Estate planning helps create an organized estate and is just one of the components necessary to pursuing your retirement dreams.
Effective estate management enables you to manage your affairs during your lifetime and control the distribution of your wealth after death. An effective estate can spell out your healthcare wishes and ensure that they’re carried out – even if you are unable to communicate. It can even designate someone to manage your financial affairs should you be unable to do so. Our estate planning process includes:
Review Existing Estate Plan
A will; living will; health care proxy; durable power of attorney; and trust are, at a minimum, the documents everyone should consider to build their estate plan. We’ll review what you have, how relevant the plan still is to you and whether the plan may be outdated.
Attend Meetings with Attorney
Most estate plans need to be coordinated with your financial and investment plans.
It’s important to us that we understand how the implementation of the estate plan needs to be carried out and allows us to help you implement your plan. By attending at least one meeting with your attorney, we’ll be able to ask specific, pertinent questions that will help us help you. If you’re not currently working with an Estate Planning Attorney we can refer one to you.
Provide Asset Re-Titling Services
Often an estate planning attorney will recommend assets be held, or owned, by a certain individual, trust or entity. When assets need to have an ownership change, we can assist in that process by working with the various custodians who hold your accounts.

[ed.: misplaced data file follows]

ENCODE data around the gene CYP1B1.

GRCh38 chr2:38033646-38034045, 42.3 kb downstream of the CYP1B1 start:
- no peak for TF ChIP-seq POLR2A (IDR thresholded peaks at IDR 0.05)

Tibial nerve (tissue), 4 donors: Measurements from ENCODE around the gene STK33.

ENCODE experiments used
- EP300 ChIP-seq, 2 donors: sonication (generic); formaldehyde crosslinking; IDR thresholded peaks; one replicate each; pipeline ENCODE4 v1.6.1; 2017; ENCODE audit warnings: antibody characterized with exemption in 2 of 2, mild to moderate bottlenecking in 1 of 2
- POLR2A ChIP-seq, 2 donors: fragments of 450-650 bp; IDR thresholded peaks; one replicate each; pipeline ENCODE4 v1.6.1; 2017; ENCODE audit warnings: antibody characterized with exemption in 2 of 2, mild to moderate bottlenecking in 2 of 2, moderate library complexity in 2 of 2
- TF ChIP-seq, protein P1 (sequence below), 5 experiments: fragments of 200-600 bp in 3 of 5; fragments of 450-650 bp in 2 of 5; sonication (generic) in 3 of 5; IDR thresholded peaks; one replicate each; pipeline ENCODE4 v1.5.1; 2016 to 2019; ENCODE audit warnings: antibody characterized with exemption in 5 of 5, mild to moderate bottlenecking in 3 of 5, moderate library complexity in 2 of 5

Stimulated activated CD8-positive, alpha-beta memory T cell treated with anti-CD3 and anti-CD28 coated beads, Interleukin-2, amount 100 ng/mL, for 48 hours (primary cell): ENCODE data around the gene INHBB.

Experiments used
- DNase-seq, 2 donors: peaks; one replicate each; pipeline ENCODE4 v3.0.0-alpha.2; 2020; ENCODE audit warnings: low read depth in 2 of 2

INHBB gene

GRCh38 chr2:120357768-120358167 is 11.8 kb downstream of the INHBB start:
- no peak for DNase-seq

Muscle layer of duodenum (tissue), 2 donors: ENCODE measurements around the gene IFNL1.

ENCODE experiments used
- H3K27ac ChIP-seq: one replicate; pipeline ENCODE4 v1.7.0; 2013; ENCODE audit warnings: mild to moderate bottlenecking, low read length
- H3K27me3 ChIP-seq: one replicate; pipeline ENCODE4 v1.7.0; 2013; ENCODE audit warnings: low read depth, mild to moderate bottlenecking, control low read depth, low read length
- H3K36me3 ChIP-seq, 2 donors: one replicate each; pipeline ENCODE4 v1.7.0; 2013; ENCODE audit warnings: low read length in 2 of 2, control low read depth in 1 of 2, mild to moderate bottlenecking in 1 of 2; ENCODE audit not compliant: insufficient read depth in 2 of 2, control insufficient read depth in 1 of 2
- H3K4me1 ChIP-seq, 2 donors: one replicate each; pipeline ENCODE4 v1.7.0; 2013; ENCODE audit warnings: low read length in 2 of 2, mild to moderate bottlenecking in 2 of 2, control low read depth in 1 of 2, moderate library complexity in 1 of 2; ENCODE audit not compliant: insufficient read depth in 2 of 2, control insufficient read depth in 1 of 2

Review Beneficiary Designations
IRAs and Life Insurance have beneficiary designations. Without one, the assets go into your estate . . . which could mean the account is closed out. Any tax-deferred assets could become taxable immediately. We like to make sure you have at least a primary beneficiary, and preferably contingent beneficiaries. The primary goal is to avoid unintended consequences of accelerated taxation, ensuring beneficiaries follow the estate planning goals (a named designated beneficiary “trumps” the will), or allowing provisions to force a “stretch” IRA on the beneficiaries. With some custodians, clients can elect to have each beneficiary receive only the minimum required by law, until they turn a certain age. You can effectively leave them an income stream until they attain a certain age, or for life . . . and at your discretion.
Estate planning can involve a complex web of tax rules and regulations. You should consider the counsel of an experienced estate planning professional before implementing any strategy.